Development of Superhydrophobic Microfibers for Bandage Coatings
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In this research work, a fabricated composite fiber is proposed to protect wound surfaces from infectious organisms present in water. The composite fiber comprising PMMA, ZnO, and zinc stearate was developed using an electrospinning technique. The fiber surface was scientifically studied using scanning electron microscope, Energy dispersive analysis of X-rays, powder X-ray diffraction analysis and Fourier transform Infra-Red analysis. The pores present in between perpendicularly aligned fibers serves as an excellent medium for vapor transport to a wound surface. The maximum water contact angle of the developed fiber surface was approximately 151 degrees. A commercial cotton bandage after coated with this composite layer behaves as a perfect barrier to the entry of infectious water towards the wound. The pores in the fiber surface support rich supply of environmental oxygen and transport of exudate vapor from the wound. This fiber when coated over a cotton bandage cloth on one side served as an excellent wound protecting bandage against the penetration of external microbial water and also it admits the air, water vapor etc., towards the interior. Water penetration ability of hydrophilic cotton bandage and the water arresting ability of superhydrophobic fiber coated bandage were evaluated using a facile technique. Furthermore, antimicrobial activity of test samples was evaluated against gram positive and gram negative microorganism. Also, a bacterial infiltration test supports the blocking capability of superhydrophobic fiber to water-borne bacteria. The results obtained through this experiment may be used in future as wound healing bandages in an efficient manner.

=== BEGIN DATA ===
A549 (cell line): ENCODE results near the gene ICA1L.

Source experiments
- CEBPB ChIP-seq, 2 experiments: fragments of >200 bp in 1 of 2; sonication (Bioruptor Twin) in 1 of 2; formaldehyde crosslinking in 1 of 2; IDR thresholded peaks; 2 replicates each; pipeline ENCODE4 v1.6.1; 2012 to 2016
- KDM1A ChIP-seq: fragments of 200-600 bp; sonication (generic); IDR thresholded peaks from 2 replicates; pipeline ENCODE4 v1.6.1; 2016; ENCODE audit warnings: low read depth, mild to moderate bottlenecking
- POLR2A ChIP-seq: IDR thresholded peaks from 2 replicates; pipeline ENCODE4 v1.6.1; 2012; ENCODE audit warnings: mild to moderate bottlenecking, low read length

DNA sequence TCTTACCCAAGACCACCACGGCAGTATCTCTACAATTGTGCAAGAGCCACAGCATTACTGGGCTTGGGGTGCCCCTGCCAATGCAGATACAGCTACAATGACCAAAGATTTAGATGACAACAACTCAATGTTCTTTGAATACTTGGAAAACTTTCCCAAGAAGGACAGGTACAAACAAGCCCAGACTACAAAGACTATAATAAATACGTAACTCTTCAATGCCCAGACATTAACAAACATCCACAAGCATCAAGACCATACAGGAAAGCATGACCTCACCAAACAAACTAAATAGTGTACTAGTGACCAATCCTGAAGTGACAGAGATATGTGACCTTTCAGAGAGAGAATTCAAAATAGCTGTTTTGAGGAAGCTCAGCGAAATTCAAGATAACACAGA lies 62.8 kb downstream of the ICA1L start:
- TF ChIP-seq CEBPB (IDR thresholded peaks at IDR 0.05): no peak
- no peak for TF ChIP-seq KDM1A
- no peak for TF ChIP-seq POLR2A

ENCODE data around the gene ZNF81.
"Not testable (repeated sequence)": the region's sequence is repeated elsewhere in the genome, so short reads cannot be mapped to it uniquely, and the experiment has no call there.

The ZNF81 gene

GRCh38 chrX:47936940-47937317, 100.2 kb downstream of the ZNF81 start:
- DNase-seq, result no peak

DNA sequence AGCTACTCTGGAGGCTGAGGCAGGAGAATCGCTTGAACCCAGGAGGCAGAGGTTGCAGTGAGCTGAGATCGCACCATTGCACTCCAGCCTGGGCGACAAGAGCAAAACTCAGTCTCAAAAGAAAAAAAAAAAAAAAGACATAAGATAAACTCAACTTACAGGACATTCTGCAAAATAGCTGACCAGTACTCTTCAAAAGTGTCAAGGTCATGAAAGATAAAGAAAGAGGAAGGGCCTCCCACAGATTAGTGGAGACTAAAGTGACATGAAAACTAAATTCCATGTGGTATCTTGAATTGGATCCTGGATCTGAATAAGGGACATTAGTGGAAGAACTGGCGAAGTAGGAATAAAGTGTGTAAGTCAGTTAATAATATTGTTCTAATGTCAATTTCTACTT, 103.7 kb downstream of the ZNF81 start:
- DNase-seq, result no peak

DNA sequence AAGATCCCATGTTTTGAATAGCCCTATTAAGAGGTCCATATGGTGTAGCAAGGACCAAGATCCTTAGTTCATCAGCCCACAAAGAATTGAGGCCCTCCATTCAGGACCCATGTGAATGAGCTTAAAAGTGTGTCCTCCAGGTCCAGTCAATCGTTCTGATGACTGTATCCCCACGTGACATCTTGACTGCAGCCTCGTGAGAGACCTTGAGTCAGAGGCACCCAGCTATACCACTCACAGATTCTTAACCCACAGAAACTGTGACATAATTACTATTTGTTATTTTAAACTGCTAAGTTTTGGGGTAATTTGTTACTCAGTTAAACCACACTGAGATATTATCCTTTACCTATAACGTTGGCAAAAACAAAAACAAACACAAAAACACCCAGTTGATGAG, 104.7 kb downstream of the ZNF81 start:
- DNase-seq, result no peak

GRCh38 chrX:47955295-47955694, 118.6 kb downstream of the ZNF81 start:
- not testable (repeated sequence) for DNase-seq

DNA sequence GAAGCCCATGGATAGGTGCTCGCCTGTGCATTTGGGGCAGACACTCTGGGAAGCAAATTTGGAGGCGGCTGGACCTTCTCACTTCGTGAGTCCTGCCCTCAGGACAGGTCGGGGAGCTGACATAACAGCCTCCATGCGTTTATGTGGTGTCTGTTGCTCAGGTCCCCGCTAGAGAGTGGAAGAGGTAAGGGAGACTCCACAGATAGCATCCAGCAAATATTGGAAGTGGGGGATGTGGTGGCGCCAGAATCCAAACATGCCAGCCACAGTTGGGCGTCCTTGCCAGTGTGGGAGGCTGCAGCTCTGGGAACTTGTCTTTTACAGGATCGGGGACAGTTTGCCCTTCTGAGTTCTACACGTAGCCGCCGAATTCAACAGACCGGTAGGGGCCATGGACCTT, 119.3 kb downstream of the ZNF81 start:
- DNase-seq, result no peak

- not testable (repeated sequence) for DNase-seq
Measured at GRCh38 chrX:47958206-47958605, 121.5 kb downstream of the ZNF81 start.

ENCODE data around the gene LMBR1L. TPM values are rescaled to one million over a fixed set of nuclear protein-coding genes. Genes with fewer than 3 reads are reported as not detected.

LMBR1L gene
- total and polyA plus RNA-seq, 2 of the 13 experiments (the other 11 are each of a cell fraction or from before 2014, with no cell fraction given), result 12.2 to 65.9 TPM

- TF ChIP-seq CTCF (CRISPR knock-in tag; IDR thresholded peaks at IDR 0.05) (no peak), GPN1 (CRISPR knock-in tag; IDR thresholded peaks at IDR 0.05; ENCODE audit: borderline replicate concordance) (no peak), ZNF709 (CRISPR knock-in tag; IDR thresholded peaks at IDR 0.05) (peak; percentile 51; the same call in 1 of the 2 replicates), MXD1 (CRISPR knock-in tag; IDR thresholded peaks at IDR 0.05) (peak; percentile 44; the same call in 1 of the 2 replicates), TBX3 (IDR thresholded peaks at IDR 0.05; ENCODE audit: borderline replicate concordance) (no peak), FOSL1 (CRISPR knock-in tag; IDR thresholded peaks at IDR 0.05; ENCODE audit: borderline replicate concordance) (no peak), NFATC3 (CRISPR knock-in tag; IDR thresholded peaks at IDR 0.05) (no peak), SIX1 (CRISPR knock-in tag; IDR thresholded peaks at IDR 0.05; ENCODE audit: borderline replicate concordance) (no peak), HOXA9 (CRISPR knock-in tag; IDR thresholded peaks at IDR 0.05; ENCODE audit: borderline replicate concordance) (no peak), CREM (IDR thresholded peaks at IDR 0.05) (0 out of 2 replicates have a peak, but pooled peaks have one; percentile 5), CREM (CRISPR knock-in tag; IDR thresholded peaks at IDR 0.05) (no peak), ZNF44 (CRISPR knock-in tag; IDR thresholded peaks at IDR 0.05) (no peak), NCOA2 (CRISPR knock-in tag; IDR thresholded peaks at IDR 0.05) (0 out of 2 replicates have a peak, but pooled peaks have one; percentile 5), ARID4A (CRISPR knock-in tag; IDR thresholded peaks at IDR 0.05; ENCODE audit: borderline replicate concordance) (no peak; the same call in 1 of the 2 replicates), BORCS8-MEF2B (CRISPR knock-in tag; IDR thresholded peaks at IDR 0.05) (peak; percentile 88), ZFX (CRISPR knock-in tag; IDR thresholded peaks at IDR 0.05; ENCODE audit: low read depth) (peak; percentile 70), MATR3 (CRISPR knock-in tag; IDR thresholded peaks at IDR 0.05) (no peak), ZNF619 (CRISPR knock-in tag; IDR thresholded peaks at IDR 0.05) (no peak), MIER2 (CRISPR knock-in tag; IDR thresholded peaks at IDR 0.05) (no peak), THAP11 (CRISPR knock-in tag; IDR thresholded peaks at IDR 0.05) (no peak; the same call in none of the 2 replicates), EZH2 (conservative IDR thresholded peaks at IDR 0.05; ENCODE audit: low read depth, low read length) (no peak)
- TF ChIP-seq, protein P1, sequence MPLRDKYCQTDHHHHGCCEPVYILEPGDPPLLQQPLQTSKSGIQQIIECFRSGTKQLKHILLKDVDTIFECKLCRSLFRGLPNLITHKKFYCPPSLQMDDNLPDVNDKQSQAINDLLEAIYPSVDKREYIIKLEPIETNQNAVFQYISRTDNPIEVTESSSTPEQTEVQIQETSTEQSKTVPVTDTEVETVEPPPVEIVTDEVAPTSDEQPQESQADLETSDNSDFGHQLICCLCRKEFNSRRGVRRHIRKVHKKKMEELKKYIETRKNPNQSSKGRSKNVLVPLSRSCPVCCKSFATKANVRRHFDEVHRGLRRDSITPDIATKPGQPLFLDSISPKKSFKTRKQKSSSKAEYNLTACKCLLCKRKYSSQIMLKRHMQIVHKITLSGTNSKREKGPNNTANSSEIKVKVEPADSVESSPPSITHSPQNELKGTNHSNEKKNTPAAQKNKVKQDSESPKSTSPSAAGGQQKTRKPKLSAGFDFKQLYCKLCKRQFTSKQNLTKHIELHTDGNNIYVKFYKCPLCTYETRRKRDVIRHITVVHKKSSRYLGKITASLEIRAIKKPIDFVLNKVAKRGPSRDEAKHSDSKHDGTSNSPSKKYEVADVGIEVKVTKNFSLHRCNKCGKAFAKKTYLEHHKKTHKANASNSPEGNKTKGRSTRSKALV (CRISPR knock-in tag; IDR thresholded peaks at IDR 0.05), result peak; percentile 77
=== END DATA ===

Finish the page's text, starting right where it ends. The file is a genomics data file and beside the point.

KeywordsSuperhydrophobic bandage Porosity Diffusion ZnO Antimicrobial activity Biomedical applications
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